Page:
There’s a meme going around about therapy wherein the therapist asks, “And what do we do when…” some common mental health symptom (like we are feeling rejected) and the client says exactly what they shouldn’t do (like spending all their money to make themselves feel better.)
My version goes like this:
Therapist in Summer: “I think it might be healthy for you to explore being more open about accommodations that would help you be most productive at work and consider ways to allude to the true cause of some of those traits you keep fearing are going to get you fired. Start feeling out how this office approaches formal disclosure.”
Lavender in December to the entire office: “One thing you should know about me behind my work mask is that I’m still masking. I’m always masking. Like, yes, I know it sounds like a stereotype about the eye contact thing, but, no really, it’s painful and I’ve been doing it too much because you all seem nice and I want to be social even though I’m awkward. But, I also really just want to run back to my room right now and put up a sign that says ‘not unfriendly, just in sensory overwhelm. I’ll come out again in three hours.'”
And, thus did I learn that my boss only kind of/sort of understood what neurodiverse meant. I ended up having to awkardly explain it to everyone at once in layman’s terms, which is triggering considering what the ‘common’ labels for my neurodiverse diagnoses have led to in the 9th Circle of Hell. It hasn’t been that long since the retreat, but so far post true (not just in my own head) “unmasking” I’ve felt more comfortable in that I’ve felt like I can close my door. I’ve also simultaneously felt less comfortable in that I sort of accidentally made myself into a visible representative for a specific kind of “diversity.” The fact that I used the word “neurodiversity” for my diagnoses – which I chose personally because it is a way to counter the legacy of trauma and rejection from those diagnoses – kind of unintentionally bled into the broader discussion of “diversity” in general that most blue-state offices are having right now. That wasn’t my intention. I really was just trying to avoid using labels that are triggering to me from my past and to choose positive descriptors instead. But, for better or worse, I’m the only neurodiverse staff member. I also have a rare genetic chronic illness and high ACES to boot. And, because I’m all-or-none, I put those out there, too. It’s less socially awkward to disclose everything at once than over months, I hope?
If nobody represents, than another generation of neurodiverse kids is going to grow up with barbed praise at best and outright abuse at worse. But, being a visible, as myself, representative of “this is neurodiversity” at work is simultaneously less physically/mentally exhausting and more emotionally terrifying. What if I do it wrong? Also what if, as the Bully-in-my-Brain puts it, “You set up a false expectation of neurodiverse capabilities and then fail because of who you are yourself – not because of any neurodiversity – and unintentionally reinforce your work should never again hire an openly neurodiverse person for a management position?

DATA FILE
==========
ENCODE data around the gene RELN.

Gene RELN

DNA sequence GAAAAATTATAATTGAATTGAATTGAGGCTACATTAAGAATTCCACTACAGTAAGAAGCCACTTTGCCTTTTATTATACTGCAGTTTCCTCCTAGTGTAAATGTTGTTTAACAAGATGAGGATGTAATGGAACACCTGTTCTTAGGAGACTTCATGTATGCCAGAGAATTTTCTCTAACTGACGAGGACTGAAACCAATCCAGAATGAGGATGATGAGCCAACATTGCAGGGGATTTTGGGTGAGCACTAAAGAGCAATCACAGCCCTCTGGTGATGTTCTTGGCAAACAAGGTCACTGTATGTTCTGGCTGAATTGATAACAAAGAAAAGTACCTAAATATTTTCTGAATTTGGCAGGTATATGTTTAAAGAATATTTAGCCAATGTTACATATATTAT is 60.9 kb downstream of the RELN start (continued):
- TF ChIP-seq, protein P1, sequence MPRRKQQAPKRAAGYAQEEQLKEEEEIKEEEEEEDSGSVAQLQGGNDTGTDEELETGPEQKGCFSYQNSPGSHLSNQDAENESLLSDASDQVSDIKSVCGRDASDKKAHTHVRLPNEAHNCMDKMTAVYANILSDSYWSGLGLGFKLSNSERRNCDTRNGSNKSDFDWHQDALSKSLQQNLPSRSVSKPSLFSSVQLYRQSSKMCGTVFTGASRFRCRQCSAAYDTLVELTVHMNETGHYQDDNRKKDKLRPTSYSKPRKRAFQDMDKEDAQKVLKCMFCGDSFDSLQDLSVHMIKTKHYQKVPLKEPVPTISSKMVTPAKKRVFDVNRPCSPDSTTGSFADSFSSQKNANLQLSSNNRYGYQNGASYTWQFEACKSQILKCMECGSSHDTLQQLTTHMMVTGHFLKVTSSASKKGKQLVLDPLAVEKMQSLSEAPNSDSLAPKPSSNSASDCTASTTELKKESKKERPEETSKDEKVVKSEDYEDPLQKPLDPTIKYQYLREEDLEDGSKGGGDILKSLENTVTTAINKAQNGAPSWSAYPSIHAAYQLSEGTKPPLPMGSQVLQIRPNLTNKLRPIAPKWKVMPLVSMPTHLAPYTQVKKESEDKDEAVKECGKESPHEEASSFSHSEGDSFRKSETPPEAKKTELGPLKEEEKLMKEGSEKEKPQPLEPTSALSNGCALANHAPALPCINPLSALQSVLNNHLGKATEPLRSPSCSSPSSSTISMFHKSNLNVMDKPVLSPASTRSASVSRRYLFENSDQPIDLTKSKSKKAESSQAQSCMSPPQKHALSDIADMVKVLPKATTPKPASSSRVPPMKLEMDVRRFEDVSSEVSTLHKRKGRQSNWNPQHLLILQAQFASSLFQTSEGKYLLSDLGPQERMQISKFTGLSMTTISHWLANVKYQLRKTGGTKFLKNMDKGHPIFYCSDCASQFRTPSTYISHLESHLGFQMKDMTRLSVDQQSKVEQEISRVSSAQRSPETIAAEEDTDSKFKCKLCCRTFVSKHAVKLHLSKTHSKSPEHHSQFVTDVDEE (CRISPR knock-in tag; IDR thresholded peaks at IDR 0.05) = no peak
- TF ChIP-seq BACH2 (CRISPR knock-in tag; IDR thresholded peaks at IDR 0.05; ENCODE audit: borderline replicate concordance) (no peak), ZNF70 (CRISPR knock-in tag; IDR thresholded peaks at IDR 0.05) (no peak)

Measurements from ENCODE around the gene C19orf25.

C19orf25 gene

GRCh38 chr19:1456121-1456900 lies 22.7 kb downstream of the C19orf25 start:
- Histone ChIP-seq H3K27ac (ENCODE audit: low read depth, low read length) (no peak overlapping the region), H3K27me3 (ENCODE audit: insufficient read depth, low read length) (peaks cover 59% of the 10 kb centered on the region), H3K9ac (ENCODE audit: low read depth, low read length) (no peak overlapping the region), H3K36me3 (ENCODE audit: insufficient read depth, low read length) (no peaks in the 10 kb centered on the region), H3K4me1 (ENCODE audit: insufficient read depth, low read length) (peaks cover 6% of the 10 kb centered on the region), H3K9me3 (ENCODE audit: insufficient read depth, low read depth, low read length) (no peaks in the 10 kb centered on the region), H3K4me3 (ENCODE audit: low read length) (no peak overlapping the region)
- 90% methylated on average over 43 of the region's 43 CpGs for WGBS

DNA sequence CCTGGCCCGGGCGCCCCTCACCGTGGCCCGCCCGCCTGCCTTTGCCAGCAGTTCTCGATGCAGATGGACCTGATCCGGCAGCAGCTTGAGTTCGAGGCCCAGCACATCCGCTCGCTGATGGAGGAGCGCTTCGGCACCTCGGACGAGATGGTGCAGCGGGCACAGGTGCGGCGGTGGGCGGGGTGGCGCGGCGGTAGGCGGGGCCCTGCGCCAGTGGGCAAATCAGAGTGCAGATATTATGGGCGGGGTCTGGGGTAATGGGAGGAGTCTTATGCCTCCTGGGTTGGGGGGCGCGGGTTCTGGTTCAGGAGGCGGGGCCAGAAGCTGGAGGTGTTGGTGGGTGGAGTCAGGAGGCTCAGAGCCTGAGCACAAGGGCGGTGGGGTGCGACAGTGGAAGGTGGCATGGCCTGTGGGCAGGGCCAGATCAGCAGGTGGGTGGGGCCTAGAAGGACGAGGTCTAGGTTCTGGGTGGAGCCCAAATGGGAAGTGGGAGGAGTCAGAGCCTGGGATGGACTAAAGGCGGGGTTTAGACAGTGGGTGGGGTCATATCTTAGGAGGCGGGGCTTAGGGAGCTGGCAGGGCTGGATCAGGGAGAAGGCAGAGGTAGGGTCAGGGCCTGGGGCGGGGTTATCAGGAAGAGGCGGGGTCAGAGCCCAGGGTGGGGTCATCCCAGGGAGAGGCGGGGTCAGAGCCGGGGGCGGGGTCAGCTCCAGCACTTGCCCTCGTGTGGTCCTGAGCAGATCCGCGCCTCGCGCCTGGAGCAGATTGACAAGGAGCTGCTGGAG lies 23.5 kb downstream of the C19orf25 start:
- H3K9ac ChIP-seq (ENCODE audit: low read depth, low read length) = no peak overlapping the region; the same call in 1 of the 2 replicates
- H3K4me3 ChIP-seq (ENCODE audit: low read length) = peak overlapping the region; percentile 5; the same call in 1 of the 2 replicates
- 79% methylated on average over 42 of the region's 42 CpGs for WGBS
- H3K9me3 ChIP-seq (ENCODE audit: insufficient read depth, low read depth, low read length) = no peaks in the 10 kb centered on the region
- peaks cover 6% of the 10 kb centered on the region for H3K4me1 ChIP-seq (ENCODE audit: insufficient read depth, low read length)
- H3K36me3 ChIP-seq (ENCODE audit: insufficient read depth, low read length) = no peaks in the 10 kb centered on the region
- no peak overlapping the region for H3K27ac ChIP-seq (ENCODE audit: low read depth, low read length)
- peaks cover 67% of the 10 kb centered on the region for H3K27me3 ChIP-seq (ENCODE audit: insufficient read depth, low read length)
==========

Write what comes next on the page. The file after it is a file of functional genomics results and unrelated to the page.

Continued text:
I feel like I do need to “represent.” Offer what light you can and all that. But, it’s super awkward since “representing” at work involves…more peopling. It also involves figuring out how to speak about personal things at the right level of detail. Neurodiversity is not exactly known for reading the room and choosing the “right” level of detail…
The blog post below is from April 2018. A month and a half later the hair tie did snap. But, in April 2018 I was still masking by the skin of those teeth I would prefer to look at. So, I wrote a description of the toll continuing to do that was taking. I’ve been trying to explain neurodiversity at work post-retreat using more metaphorical language like that, vs. those intense life-or-death show downs I shared on my blog later in 2018 or my more recent 2019 “screw it, I’m embracing my own verbal stims because they make me happy” language. I’m trying to find the language to translate neurodiversity positively for neurotypicals. I vacillate, though, between feeling like even my attempt at NT-friendly “describe it with an impactful metaphor” language isn’t enough and that the metaphor, in and of itself, might still be a little too intense. Did I mention I have neurodiverse scope and focus issues when telling stories? Especially about the neurodiverse experience?
On the one hand, I want to make clear that, no, there really are serious consequences for mental health and safety from forcing the neurodiverse to mask whenever they interact with others. But, on the other hand, I can’t exactly just default to sharing unfiltered anecdotes from my own life as illustrative examples. Bringing the 9th Circle of Hell and the details of my ACES into things is the advocacy equivalent of forcing my coworkers storm chasing when they merely expressed an interest in watching the movie Twister.
Any suggestions for how to “represent”? Because, I promised to tell a story about how I unmasked. And it only took me five months after I first promised to do so. Or to actually take my therapist’s advice about “exploring disclosing…”